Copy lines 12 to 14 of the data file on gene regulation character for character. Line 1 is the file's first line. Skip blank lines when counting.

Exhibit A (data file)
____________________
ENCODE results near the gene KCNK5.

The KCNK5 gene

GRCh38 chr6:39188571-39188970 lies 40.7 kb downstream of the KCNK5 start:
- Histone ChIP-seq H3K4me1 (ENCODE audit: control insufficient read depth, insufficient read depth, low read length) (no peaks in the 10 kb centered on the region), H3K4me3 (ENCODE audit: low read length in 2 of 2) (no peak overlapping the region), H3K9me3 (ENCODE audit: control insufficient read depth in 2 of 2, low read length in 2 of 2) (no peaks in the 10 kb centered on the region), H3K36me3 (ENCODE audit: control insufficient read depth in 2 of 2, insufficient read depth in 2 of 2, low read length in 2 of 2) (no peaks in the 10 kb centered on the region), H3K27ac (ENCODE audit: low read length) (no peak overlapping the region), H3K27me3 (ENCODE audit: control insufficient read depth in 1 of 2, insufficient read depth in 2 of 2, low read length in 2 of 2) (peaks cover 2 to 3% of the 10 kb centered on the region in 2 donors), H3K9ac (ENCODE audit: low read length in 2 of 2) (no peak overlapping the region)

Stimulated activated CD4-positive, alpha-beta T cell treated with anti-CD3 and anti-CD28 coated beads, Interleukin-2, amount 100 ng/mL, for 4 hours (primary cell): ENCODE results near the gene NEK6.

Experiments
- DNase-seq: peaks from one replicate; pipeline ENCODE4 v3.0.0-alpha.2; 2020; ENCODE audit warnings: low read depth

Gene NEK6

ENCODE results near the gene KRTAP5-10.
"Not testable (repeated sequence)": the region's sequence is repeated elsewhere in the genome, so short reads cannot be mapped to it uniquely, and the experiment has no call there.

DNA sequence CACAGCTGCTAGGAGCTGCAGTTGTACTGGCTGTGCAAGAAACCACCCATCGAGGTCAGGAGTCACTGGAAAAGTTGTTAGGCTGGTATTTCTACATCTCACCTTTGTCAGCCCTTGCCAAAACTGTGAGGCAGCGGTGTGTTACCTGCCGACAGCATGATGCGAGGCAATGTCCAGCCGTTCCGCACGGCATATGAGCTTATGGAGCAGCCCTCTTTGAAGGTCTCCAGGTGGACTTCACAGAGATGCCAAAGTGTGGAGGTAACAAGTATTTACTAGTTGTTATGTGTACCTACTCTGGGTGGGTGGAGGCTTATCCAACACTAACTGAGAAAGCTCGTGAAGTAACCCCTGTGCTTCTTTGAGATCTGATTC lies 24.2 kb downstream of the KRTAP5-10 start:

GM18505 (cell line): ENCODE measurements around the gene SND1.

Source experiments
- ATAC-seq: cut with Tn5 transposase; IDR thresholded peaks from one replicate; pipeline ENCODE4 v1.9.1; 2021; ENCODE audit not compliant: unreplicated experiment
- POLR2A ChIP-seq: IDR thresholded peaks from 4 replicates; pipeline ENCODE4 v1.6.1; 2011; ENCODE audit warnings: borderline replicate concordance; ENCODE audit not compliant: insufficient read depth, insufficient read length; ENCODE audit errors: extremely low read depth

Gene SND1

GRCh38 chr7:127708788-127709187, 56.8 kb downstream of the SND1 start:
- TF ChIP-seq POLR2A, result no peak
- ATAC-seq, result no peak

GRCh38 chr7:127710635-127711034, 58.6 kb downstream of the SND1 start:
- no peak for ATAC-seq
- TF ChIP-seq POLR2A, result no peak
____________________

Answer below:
GM18505 (cell line): ENCODE measurements around the gene SND1.

Source experiments
- ATAC-seq: cut with Tn5 transposase; IDR thresholded peaks from one replicate; pipeline ENCODE4 v1.9.1; 2021; ENCODE audit not compliant: unreplicated experiment